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Q&A: CME Group ag manager Tim Andriesen

Updated: 11/08/2013 @ 7:32am

Q: What is your role?

A: I’m responsible for the business part of the CME. In the clearinghouse, risk is managed between the counterparties and trades. And the front-end of that is the actual trading. Within the CME Group’s business lines, I’m responsible for the agricultural business line. THis involves understanding what the products are, what products we should offer, old products and making sure they remain pertinent, and managing this part of the business line.

Q: Is your background in Agriculture?

A: No. I grew up in eastcentral Illinois (Rantoul), in some of the best corn/bean ground in Champaign County, Illinois. Graduated from southern Illinois University and when I was looking for a job, I fell into the grain business. I spent 16 years trading cash grain with processors, coops, working with farmers. I then moved over to the financial world and was involved in the banking side trading over-the-counter products in both the U.S. and Australia. Four years ago, I joined the CME Group.

Q: What’s the history of futures contracts? Do they start as futures and become option products?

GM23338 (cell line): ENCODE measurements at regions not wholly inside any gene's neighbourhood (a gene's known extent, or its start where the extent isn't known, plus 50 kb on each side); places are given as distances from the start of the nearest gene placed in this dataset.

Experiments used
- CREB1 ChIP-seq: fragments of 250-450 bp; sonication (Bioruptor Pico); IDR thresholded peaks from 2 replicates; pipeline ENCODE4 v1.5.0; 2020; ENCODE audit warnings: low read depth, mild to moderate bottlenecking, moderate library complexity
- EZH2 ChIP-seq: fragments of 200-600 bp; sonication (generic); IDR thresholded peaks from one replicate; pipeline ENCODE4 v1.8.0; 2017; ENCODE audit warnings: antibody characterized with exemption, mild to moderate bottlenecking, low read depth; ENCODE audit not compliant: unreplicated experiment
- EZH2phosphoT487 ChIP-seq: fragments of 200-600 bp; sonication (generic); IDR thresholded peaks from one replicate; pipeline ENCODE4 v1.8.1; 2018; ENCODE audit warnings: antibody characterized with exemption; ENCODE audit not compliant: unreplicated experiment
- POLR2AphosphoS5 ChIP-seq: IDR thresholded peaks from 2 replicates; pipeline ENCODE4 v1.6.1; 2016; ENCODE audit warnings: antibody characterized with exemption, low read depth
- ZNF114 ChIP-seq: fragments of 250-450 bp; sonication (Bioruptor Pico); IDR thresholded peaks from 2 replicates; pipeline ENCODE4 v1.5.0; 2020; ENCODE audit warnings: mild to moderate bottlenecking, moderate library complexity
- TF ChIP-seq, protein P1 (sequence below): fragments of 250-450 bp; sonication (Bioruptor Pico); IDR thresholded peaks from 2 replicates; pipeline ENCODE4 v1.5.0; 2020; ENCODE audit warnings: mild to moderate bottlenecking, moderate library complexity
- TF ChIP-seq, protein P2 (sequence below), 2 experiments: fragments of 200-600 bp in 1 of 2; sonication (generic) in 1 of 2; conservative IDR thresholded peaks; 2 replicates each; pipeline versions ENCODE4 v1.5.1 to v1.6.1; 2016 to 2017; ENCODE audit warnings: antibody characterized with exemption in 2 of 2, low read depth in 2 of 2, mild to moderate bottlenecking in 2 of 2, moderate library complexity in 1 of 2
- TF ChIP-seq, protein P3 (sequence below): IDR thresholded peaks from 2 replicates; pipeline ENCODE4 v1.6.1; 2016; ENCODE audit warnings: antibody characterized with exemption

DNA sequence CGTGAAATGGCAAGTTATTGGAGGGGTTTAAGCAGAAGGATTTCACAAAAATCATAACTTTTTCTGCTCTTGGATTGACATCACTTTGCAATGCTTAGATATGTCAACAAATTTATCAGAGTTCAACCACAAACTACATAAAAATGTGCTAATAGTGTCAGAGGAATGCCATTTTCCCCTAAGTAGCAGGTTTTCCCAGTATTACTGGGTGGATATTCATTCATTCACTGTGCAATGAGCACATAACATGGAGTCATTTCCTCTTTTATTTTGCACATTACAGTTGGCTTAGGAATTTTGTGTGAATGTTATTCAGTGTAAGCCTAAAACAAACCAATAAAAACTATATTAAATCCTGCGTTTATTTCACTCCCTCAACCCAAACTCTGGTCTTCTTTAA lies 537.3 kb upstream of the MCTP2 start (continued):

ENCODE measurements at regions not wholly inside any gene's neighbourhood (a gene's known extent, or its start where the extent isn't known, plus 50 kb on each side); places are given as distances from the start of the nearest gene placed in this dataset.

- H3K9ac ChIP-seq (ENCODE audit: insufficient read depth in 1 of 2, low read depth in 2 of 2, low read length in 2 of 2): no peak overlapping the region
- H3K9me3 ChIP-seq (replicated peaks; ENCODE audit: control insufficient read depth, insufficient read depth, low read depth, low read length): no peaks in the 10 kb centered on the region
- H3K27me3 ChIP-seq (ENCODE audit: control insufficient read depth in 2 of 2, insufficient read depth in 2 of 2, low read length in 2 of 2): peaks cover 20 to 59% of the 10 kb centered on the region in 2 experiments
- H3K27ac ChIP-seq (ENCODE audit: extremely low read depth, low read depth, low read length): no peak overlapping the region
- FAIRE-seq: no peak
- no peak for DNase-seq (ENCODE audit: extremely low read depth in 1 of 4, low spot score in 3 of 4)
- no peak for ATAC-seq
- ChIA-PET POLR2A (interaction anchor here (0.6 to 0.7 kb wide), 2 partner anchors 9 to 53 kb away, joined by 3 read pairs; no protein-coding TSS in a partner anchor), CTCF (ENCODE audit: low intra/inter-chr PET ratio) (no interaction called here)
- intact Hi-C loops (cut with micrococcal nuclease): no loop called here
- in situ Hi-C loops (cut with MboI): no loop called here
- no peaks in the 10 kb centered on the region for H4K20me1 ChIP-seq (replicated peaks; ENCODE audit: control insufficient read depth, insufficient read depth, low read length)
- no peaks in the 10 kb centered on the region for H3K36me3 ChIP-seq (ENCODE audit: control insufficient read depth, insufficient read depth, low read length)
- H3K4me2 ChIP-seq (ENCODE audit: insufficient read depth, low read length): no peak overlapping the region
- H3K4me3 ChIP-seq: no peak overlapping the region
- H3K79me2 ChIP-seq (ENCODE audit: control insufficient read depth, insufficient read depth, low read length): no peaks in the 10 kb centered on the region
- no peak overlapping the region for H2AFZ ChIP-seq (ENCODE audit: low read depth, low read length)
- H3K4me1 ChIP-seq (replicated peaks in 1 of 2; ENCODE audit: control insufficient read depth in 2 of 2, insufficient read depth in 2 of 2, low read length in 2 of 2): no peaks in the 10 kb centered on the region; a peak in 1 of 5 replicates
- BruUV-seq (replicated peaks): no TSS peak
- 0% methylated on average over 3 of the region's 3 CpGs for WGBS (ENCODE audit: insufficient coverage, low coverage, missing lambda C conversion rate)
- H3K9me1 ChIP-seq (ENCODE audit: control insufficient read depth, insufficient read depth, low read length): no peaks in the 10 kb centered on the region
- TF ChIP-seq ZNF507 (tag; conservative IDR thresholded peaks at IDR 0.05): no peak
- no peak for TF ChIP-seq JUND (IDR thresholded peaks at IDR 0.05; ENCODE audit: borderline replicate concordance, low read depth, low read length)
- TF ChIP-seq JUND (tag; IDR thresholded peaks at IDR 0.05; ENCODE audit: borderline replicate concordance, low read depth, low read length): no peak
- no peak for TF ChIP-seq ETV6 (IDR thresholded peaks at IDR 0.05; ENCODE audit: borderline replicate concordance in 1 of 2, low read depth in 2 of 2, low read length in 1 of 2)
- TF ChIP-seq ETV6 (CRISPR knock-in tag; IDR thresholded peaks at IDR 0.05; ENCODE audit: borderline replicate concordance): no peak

A: Options market makers have to hedge their risk. The primary risk is price risk. And to do that effectively, they need a futures market to lay that risk off into. So, it’s really difficult to have an options product without a futures contract. At the CME Group, we have deep and liquid futures markets. Because of that we can offer many different options contracts: Not just the standard options, but the short-dated new-crop options, weekly options, options on spreads for different months.

Q: Why are the short-dated new-crop options contracts so hot right now with farmers?

A: It fits a particular need for the producer. I’ve always been an advocate of producers using options. I love the idea that I can lock in a floor price or participate if the (corn, soybean, wheat) price goes up. If you think about producers, they are always optimistic thinking the price is going to go up. But, the realists say, “I gotta have some price protection.” The challenge with options is that you pay a premium for the option contract. And, depending upon the volatility of the market for how long that option exists, that really drives the premium that you pay. However, with short-dated new-crop options, they are options on the December futures, November soybean futures, and July wheat futures contracts only. So, instead of buying an option contract from the time it is listed until it expires in November, for soybeans, a farmer can opt for a short-dated contract. Another example, if a farmer is worried about the crop getting in. He/she only needs to buy an option that will expire in June vs. having to buy a full-dated option that wouldn’t expire until November. If the crop gets planted, but the farmer wants more price protection for a few more months, he/she then can buy another short-dated option for a few months out. THese contracts are popular because it gives the producer more control of what he/she is spending in options premium and more flexibility to what he wants to do with marketing crops.

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